The pamphlet came in the mail. I never saw it. I got an email from my friend Chris who told me about the art show two days before the event. When I mentioned it to Peg, she said “Yes. We’re going.”
Peg and I made a couple of wrong turns, but eventually saw the sign for Steele Street and turned into the parking lot. If I had known it was just off Center Street in Nalley Valley, I would have known exactly where it was. I lived just a little bit up the hill on Ferry Street. From Kindergarten through the fourth grade I attended Stanley Elementary School. At the time Peg probably lived less than a mile away, up the hill from Snake Lake.
We climbed the stairs at F.S. Harmon and through the yellow door, went up the stairs and paused a moment to take a look, as well at the small but interested crowd. And who was at the top of the stairs? Chris Parent and her friend Layla Elisabeth Mitchell.
Layla laid out her printed, collage with a colorful jar of pickles on the table. She says that they are for when the times when life isn’t a bowl of cherries. Her model for the collage design was a jar of home-canned pickles given to her by a friend. She also had a sketch book with samples of how she comes up with the ideas and assembles them. Layla was friendly, too. How appropriate that she and Chris Parent were side by side and welcoming the guests into the exhibits. They are actually neighbors.
Chris and I have known each other since high school at Clover Park, but we’ve mostly just intersected for social occasions, crossing on many paths. She currently works with copper. She buys sheets of copper, cuts them to the size she wants and drives over the pieces for interesting texture. Then she makes connections and color studies representing action. She also does wonderful non-representational images out of tea-bags.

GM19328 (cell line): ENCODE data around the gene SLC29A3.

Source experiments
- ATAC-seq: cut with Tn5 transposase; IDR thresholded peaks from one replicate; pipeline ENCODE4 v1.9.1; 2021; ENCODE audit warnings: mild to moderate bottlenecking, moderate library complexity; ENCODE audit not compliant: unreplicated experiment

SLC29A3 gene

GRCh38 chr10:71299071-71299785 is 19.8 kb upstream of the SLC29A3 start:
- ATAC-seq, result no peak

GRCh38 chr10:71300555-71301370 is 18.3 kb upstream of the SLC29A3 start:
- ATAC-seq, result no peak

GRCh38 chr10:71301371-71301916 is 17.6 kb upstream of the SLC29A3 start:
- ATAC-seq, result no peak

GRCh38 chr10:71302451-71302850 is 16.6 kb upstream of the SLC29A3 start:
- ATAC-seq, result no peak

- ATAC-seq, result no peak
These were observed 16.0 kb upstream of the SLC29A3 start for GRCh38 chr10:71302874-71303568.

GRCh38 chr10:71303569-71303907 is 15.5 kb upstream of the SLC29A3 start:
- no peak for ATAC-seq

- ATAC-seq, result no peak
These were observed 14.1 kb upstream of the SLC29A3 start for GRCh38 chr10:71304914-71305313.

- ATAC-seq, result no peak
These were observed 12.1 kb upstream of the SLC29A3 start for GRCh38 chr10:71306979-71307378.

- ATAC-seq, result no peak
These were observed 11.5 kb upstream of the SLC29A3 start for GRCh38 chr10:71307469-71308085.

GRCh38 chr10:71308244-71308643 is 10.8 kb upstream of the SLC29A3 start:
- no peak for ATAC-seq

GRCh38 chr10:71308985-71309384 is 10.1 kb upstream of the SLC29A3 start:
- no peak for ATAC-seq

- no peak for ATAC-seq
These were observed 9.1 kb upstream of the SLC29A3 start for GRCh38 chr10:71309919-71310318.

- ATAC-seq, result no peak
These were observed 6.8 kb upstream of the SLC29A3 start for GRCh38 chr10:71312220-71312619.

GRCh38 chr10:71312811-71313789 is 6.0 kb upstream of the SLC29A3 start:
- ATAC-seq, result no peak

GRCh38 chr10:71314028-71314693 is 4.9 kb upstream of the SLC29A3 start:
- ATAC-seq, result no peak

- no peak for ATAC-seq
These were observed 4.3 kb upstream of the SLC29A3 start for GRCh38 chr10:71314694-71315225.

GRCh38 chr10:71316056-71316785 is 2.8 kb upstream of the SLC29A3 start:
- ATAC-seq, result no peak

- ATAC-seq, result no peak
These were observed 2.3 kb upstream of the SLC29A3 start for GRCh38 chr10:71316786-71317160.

We went into the first room to see Elayne Vogel’s one of a kind idiosyncratic necklaces. The combinations, items and colors are wonderful. Next to her was the Crown Lady, Teresa Owens. Peg was looking for her because they had been in Tacoma Calligraphy Guild together years ago. Peg still has a pin from Teresa’s beading era. She had a display of embellished paper crowns appropriate for any child and any whimsical adult.
Photographer Duncan James Livingston had a selection of his photographs of different Tacoma locations. His shot of the sun piercing the cloudy sky over the giant globe at Thea Foss Park along the waterfront esplanade on Dock Street is unusual. It looks as if a lighting bold is hitting the North Pole. Livingston also has a beautiful shot of a tall ship berthed in Commencement Bay. It must have been during a Tall Ship event because it has sailors furling the sails on two spars of a mast. A beautiful and interesting shot. Both of these were available as postcards in the foyer where Chris and Layla were.
I love the artwork by Becky Frehse. I like the top image and Peg loves the pinkish one at the end. As we went into the next area, we were struck with wonder by her fiddle pieces. Frehse had covered fiddles with fabric, paper, paint and other items, mounting them on large branches. There were numerous pieces throughout the two rooms. They’re colorful, idiosyncratic and captivating.
As a fine arts student from the University of Puget Sound, I really like painting. This Fence graffiti caught my eye.
Any time you have the opportunity to visit an art show, take it. You never know what you’ll find. We not only found friends/artists to chat with, but I was introduced to a woman who is a fan of our articles in The Suburban Times . . . and that’s always nice to discover.